One of the things I’ve noticed about our event planning is that themed events will converge together periodically. For example, I noticed that in late March/early April, we had three Italian-themed events. On March 31 at Boswell, 7 pm, we’re hosting Lawrence Baldassaro, author of Beyond DiMaggio: Italian Americans in Baseball. On April 5, the guest speaker at Friends of the Milwaukee Public Library Literary Luncheon at the Woman's Club of Wisconsin (which we co-sponsor, and note that this event is ticketed) is Donna Leon, author of the beloved Venice-set mysteries, the newest of which is Drawing Conclusions. And on April 6, we’re hosting Paolo Giordano for the paperback release of The Solitude of Prime Numbers.
The Solitude of Prime Numbers is not just any Italian novel. It won the Strega Prize (Premio Strega), the most prestigious award in Italy, awarded since 1947. Sadly, many of these novels are not well known to Americans. In fact, I think you’d be hard pressed to name many Italian authors of the last century beyond Umberto Eco and Italo Calvino. In fact, several Italian authors have won the Nobel prize, most recently Dario Fo in 1997.
I was intrigued by the book, which I meant to read in hardcover (sigh). There were comparisons to Mark Haddon and that intrigued me. I think back on the book as a fascinating story told through the eyes of an autistic child, but when prompted, remembered that one of the things about the book that first hooked me was that the chapters were in Fibonacci sequence.
And what mathematical metaphor is more appropriate for sad and lonely people than prime numbers, divisible only by one and themselves? Alice Della Rocha and Mattia Balossini in Giordano’s novel are twin primes, pairs of primes that are only two apart (like 17 and 19), with just an even number between them. Like primes, they become increasingly rare, but also like primes, it is conjectured that there is an infinite number of them*
Alice is crippled by a childhood accident, and her body image issues have led to serious eating disorders. Mattia has a childhood secret regarding his twin sister, and this has led him to be unable to excel in anything except his studies. Both characters are quite memorable and the story is filled with sparkling moments. I don’t exactly know what this means, but it seems to have a modern Italian esthetic about it.
And I know you’re asking, and yes, now that I've read and enjoyed Giordano's novel, I would absolutely recommend it to readers of The Elegance of a Hedgehog.
So I was speaking to Sonya at Penguin, and she told me that while the author is well-versed in English and would love to take questions, he prefers to read in Italian. Well, I saw this an opportunity. I’d already been talking to Paul Salsini and Bobby Tanzilo (the latter of OnMilwaukee.com) about co-sponsoring the event with the Italian Film Festival, and I thought they’d be able to find the English reader (which I thought would be Bobby or Paul). But no! They led me to writer Angela Damiani, a Milwaukee writer and blogger.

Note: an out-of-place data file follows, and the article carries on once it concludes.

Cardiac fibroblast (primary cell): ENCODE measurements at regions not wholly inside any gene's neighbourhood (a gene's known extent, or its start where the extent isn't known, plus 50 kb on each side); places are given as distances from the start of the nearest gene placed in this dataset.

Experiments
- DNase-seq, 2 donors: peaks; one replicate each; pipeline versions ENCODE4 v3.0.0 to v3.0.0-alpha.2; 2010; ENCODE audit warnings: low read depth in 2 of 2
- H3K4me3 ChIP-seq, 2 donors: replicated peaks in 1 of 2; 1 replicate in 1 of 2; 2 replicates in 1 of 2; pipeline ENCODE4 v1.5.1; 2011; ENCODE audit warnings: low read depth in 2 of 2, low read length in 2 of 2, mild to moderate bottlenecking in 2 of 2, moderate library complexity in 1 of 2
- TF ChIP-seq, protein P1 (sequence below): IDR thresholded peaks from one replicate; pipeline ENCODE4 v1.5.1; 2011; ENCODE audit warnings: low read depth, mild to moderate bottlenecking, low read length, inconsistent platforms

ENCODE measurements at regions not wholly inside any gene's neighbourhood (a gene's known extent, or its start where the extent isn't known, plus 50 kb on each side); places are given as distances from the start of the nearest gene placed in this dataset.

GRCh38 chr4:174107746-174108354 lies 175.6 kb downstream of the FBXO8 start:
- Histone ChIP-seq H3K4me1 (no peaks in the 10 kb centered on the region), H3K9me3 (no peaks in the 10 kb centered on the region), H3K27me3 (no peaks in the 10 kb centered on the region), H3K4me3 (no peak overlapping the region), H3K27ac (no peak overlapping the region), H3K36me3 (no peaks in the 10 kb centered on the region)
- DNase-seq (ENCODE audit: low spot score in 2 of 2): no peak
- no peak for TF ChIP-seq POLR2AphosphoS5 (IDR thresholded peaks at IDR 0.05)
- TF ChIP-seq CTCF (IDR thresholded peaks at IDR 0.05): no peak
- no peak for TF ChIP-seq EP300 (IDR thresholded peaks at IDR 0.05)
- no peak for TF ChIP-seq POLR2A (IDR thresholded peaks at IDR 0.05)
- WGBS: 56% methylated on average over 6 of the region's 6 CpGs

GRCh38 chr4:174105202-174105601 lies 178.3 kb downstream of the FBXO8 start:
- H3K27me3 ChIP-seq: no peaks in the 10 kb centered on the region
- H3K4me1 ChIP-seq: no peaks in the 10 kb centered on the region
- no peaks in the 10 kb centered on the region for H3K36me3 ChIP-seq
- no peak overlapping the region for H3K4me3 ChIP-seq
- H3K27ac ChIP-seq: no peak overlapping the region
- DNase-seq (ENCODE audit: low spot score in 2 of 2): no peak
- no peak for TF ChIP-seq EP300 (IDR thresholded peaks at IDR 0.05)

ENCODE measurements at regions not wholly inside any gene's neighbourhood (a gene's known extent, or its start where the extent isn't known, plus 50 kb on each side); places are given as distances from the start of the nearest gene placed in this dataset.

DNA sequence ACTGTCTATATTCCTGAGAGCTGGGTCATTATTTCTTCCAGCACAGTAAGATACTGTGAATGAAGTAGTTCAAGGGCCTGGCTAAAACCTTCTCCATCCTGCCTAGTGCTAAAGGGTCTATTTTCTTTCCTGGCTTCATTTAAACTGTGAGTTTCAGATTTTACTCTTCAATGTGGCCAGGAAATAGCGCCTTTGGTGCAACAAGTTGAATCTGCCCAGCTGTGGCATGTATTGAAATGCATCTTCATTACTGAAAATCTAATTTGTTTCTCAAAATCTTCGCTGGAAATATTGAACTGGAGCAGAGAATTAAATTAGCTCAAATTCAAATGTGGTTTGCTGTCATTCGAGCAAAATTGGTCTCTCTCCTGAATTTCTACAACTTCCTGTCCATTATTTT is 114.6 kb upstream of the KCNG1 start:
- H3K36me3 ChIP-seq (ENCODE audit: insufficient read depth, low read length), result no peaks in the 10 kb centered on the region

Mr. Tanzilo has informed me that there is a pent-up demand for readings in Italian by Italian natives. Hope we’re able to get the word out to this group hungry for the native tongue. I fondly remember the talk for Balzac and the Little Chinese Seamstress, by Dai Sijie, where the author read in French. I also believe we had at least one speaker who read in Spanish. I’m guessing it was Arturo Perez-Reverte. Feel free to correct me.
So you ask, what about this Italian Film Festival? It’s a national program run out of Saint Louis with ten stops, starting with Minneapolis on March 25th, and moving through Memphis, Denver, and beyond. Get all the details on their website.
I had made a suggestion to show the film version of The Solitude of Prime Numbers, but any project with a film component has been very difficult for me to put together. I also wanted to somehow show a film in collaboration with Robert Elder’s The Film That Changed My Life, to no avail. And then there is Patrick McGilligan’s upcoming biography of Nicholas Ray. And last fall we had Nathan Rabin’s My Year of Flops. Honestly, I’ve hit a brick wall here. Help me out!
I guess reviewers were quite mixed on this film, which did the round of film festivals. But in The Back Row blog of Toronto Film Festival, Tom Hall champions this film: “It is heartening to see a filmmaker in his early 30’s taking on big ideas with delicious visual bravura that still makes way for powerful performances.” Read the rest of his piece here.
So to sum up, Paolo Giordano appears on Wednesday, April 6, 7 pm, reading in Italian from his novel The Solitude of Prime Numbers, with an English reading by Angela Damiani, with a discussion and signing, and all co-sponsored by the the Milwaukee run of Italian Film Festival. The paperback comes out on March 29th, but that's only a week before our event, so I decided to get this post out early and make sure that every Italo-phile in the metro area knows about this very, very special event. Did I mention that Mr. Giordano is also a physicist?
*One of the few proofs I am still able to do is prove that there are an infinite number of primes. My only regret with The Solitude of Prime Numbers was that, with the promise of the title, that there wasn’t a wee bit more number theory. I was happy that Mattia sorted out the issue of zeros in the Riemann zeta function, however.
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